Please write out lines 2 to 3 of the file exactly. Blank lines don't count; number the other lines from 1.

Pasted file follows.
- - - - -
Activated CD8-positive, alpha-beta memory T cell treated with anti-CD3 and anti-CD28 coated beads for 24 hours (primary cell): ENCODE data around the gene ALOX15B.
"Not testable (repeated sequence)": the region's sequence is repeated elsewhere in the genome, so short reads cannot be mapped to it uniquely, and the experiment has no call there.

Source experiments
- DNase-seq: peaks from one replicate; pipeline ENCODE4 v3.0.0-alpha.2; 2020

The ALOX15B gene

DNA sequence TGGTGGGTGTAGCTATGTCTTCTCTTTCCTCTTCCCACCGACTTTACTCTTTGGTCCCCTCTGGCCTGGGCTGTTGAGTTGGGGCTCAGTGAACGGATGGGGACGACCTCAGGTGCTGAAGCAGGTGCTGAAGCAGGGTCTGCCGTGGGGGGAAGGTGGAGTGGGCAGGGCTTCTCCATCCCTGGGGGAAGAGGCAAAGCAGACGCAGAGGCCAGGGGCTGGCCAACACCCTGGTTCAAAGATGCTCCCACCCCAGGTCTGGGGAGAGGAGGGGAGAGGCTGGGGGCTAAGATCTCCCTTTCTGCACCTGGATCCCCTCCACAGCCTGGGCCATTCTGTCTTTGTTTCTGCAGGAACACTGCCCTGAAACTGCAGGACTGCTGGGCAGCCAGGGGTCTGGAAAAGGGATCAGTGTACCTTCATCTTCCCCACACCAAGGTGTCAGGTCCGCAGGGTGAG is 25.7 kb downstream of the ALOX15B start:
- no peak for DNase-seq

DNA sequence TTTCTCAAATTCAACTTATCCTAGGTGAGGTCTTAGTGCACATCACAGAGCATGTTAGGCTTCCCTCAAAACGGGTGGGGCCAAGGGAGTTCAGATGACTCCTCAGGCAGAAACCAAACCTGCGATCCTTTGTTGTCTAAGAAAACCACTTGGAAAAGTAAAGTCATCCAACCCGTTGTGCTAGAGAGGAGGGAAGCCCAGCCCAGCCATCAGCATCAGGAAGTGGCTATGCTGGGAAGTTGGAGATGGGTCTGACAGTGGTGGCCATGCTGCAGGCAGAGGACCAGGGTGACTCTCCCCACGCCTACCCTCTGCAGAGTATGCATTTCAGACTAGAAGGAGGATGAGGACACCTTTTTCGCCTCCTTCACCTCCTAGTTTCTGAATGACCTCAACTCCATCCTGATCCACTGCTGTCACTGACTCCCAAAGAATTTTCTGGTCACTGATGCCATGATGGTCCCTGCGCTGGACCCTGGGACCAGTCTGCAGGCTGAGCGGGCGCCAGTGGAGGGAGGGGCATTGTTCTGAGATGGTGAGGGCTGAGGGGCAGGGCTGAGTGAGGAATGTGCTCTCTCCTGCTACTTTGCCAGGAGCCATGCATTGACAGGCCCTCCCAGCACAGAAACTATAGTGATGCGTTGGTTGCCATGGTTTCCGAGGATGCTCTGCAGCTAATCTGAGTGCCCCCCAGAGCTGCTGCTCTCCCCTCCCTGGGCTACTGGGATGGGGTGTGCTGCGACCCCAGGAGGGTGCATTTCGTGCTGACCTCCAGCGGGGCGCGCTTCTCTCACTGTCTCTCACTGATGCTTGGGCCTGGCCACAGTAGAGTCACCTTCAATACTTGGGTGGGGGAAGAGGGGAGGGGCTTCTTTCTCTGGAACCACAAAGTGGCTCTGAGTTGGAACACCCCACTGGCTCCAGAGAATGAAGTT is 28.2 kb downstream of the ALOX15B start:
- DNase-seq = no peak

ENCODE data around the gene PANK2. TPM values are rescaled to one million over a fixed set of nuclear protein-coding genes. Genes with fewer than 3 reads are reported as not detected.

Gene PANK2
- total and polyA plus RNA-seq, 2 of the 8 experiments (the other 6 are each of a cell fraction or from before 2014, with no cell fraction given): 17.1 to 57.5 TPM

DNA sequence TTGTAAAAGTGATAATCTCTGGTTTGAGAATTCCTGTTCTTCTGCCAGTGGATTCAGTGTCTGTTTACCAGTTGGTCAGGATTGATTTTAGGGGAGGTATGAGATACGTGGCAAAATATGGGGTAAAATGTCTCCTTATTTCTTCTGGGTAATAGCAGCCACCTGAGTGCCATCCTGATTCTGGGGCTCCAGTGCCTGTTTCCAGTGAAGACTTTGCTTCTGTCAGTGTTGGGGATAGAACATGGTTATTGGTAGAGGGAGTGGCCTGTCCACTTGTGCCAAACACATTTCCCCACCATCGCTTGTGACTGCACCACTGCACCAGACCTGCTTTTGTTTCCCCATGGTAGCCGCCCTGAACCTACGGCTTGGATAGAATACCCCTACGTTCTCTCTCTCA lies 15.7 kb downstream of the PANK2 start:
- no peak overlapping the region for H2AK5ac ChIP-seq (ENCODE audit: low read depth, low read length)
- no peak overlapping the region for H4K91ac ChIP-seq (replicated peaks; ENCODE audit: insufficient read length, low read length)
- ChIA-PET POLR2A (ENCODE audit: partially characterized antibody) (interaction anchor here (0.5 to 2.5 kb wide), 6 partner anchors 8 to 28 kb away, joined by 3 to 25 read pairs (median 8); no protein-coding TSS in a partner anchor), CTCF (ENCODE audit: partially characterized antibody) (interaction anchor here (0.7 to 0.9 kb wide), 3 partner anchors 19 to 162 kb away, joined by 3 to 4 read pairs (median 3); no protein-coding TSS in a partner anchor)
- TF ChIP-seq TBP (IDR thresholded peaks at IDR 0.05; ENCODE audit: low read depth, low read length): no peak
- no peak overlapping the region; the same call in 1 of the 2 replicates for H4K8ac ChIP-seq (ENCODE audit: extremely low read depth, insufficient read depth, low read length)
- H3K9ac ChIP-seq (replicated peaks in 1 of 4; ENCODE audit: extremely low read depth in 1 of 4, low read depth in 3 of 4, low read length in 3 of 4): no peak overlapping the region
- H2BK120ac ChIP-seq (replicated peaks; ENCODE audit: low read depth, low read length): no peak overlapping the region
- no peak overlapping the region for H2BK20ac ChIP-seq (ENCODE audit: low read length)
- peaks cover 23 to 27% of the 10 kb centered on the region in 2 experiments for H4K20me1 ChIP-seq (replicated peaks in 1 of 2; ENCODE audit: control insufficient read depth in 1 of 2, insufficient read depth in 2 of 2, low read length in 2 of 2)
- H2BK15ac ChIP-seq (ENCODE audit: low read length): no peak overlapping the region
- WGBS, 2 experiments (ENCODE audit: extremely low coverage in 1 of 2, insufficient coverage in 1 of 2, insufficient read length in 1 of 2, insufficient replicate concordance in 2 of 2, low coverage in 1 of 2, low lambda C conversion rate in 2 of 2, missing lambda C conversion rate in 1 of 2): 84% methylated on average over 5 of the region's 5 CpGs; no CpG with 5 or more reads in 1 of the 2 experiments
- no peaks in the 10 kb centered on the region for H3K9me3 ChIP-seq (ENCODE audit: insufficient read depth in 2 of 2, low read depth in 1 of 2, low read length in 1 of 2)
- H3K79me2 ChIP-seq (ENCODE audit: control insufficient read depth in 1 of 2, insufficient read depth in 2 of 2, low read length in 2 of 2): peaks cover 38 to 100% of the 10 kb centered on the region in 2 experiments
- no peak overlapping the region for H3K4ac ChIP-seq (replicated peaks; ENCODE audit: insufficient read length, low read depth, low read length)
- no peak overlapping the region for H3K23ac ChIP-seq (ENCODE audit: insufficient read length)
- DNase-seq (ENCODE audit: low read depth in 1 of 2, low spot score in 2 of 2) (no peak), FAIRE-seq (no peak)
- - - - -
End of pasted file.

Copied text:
"Not testable (repeated sequence)": the region's sequence is repeated elsewhere in the genome, so short reads cannot be mapped to it uniquely, and the experiment has no call there.

Source experiments